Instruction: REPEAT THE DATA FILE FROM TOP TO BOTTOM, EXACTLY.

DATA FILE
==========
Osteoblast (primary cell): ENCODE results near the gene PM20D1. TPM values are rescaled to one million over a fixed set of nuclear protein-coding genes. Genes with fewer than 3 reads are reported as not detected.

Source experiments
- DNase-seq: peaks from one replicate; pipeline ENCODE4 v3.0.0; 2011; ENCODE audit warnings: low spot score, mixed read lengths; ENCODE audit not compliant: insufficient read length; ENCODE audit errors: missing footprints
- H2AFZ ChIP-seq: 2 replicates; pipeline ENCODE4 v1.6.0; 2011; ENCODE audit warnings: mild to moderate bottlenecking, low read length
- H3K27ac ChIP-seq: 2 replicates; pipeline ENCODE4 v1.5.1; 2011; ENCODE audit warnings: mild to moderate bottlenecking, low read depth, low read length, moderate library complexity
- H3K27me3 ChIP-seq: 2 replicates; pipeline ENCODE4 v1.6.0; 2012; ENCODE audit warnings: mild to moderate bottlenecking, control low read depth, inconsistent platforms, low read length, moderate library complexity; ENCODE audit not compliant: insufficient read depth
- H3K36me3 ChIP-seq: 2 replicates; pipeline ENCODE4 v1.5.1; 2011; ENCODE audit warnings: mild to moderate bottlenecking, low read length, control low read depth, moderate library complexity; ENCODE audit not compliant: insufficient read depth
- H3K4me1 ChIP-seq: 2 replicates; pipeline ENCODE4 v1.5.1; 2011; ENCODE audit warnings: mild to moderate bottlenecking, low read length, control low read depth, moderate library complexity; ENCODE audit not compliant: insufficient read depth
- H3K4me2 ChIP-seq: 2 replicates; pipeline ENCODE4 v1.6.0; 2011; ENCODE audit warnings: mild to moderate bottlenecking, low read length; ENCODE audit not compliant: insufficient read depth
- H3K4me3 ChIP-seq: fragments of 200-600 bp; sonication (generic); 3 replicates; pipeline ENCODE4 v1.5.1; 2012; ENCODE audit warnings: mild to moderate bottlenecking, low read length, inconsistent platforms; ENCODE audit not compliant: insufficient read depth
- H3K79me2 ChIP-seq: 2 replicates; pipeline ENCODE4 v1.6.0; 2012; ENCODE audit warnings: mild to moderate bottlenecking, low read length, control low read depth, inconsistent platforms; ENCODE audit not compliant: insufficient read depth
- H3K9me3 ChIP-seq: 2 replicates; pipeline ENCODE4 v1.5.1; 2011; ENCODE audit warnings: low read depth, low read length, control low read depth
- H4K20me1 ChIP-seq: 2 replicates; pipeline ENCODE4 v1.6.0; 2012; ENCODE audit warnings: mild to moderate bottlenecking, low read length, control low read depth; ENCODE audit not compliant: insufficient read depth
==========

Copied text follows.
Osteoblast (primary cell): ENCODE results near the gene PM20D1. TPM values are rescaled to one million over a fixed set of nuclear protein-coding genes. Genes with fewer than 3 reads are reported as not detected.

Source experiments
- DNase-seq: peaks from one replicate; pipeline ENCODE4 v3.0.0; 2011; ENCODE audit warnings: low spot score, mixed read lengths; ENCODE audit not compliant: insufficient read length; ENCODE audit errors: missing footprints
- H2AFZ ChIP-seq: 2 replicates; pipeline ENCODE4 v1.6.0; 2011; ENCODE audit warnings: mild to moderate bottlenecking, low read length
- H3K27ac ChIP-seq: 2 replicates; pipeline ENCODE4 v1.5.1; 2011; ENCODE audit warnings: mild to moderate bottlenecking, low read depth, low read length, moderate library complexity
- H3K27me3 ChIP-seq: 2 replicates; pipeline ENCODE4 v1.6.0; 2012; ENCODE audit warnings: mild to moderate bottlenecking, control low read depth, inconsistent platforms, low read length, moderate library complexity; ENCODE audit not compliant: insufficient read depth
- H3K36me3 ChIP-seq: 2 replicates; pipeline ENCODE4 v1.5.1; 2011; ENCODE audit warnings: mild to moderate bottlenecking, low read length, control low read depth, moderate library complexity; ENCODE audit not compliant: insufficient read depth
- H3K4me1 ChIP-seq: 2 replicates; pipeline ENCODE4 v1.5.1; 2011; ENCODE audit warnings: mild to moderate bottlenecking, low read length, control low read depth, moderate library complexity; ENCODE audit not compliant: insufficient read depth
- H3K4me2 ChIP-seq: 2 replicates; pipeline ENCODE4 v1.6.0; 2011; ENCODE audit warnings: mild to moderate bottlenecking, low read length; ENCODE audit not compliant: insufficient read depth
- H3K4me3 ChIP-seq: fragments of 200-600 bp; sonication (generic); 3 replicates; pipeline ENCODE4 v1.5.1; 2012; ENCODE audit warnings: mild to moderate bottlenecking, low read length, inconsistent platforms; ENCODE audit not compliant: insufficient read depth
- H3K79me2 ChIP-seq: 2 replicates; pipeline ENCODE4 v1.6.0; 2012; ENCODE audit warnings: mild to moderate bottlenecking, low read length, control low read depth, inconsistent platforms; ENCODE audit not compliant: insufficient read depth
- H3K9me3 ChIP-seq: 2 replicates; pipeline ENCODE4 v1.5.1; 2011; ENCODE audit warnings: low read depth, low read length, control low read depth
- H4K20me1 ChIP-seq: 2 replicates; pipeline ENCODE4 v1.6.0; 2012; ENCODE audit warnings: mild to moderate bottlenecking, low read length, control low read depth; ENCODE audit not compliant: insufficient read depth